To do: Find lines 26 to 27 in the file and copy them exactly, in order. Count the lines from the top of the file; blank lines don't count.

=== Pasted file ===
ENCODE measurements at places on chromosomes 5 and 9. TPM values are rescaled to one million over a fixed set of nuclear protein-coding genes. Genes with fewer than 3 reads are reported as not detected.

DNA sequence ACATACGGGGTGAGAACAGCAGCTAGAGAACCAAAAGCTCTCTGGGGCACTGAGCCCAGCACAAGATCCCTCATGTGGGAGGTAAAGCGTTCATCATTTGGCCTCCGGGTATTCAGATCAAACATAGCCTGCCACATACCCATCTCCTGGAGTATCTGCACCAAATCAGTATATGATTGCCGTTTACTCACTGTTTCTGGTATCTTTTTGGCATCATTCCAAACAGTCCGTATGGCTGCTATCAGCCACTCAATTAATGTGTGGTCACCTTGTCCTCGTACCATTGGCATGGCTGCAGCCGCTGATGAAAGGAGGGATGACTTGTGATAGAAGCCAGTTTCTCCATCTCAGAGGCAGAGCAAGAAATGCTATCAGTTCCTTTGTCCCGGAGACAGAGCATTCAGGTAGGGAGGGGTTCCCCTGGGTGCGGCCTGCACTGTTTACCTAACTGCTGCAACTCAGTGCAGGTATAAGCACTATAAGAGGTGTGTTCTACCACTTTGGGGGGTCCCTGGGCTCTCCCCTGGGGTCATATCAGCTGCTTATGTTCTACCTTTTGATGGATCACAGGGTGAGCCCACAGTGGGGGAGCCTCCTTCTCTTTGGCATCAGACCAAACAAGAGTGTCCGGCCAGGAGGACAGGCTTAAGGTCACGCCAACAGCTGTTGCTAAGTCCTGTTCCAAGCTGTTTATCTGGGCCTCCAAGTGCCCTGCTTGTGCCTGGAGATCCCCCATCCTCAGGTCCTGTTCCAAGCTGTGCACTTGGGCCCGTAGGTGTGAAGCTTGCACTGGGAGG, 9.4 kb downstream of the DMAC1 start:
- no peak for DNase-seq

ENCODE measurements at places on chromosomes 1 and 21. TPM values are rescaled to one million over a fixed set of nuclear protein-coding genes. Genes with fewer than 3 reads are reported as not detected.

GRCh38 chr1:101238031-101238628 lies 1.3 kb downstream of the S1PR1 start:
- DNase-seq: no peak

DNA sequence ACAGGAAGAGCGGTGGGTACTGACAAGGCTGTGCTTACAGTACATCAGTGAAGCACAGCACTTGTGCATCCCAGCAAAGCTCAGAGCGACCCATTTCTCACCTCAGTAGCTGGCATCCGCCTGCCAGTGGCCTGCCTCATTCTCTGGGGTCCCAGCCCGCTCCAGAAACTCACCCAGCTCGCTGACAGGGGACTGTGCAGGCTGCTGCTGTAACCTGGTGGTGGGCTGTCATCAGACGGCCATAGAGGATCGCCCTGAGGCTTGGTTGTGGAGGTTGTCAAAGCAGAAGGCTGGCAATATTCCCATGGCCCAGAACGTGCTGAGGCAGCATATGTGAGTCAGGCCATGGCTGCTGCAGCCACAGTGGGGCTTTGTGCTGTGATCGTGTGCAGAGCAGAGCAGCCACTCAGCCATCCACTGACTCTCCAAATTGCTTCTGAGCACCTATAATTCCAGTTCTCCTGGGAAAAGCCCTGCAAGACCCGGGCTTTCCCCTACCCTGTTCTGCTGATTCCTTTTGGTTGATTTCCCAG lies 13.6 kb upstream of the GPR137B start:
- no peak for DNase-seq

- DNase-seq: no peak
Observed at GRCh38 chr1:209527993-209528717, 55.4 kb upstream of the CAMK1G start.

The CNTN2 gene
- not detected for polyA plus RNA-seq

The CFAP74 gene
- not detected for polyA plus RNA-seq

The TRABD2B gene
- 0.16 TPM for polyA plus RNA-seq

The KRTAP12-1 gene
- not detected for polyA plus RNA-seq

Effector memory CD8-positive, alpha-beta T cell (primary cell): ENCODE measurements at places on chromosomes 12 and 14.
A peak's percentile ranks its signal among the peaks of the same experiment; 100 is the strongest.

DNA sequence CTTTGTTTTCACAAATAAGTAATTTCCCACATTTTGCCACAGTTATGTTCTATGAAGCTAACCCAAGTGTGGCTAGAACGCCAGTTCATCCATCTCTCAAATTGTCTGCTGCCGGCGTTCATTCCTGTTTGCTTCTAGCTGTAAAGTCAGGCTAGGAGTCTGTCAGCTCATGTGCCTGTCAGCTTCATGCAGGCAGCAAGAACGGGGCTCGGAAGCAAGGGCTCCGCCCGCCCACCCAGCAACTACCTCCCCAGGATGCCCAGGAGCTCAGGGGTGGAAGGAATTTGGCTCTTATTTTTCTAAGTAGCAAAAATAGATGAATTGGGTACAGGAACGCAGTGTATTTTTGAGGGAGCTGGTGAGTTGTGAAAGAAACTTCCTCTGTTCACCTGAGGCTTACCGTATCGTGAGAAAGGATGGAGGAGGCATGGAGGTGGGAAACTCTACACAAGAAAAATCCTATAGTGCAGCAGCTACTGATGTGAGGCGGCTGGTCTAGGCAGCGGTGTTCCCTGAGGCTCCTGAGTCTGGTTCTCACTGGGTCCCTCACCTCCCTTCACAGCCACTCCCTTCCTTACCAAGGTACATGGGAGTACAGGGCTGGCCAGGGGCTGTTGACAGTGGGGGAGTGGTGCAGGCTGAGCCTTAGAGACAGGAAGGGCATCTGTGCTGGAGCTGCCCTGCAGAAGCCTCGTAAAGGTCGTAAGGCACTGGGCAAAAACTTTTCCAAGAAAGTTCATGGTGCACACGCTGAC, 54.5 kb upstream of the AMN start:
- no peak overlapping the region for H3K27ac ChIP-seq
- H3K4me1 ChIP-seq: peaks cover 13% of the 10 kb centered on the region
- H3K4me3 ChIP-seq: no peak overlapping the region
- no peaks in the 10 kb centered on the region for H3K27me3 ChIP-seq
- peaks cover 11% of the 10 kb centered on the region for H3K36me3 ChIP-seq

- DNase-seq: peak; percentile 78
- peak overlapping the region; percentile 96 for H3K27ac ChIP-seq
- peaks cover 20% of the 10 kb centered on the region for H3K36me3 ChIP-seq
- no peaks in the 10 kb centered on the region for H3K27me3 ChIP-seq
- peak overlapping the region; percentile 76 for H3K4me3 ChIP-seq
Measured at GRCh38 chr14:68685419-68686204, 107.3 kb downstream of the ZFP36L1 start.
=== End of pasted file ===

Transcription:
- peaks cover 11% of the 10 kb centered on the region for H3K36me3 ChIP-seq

- DNase-seq: peak; percentile 78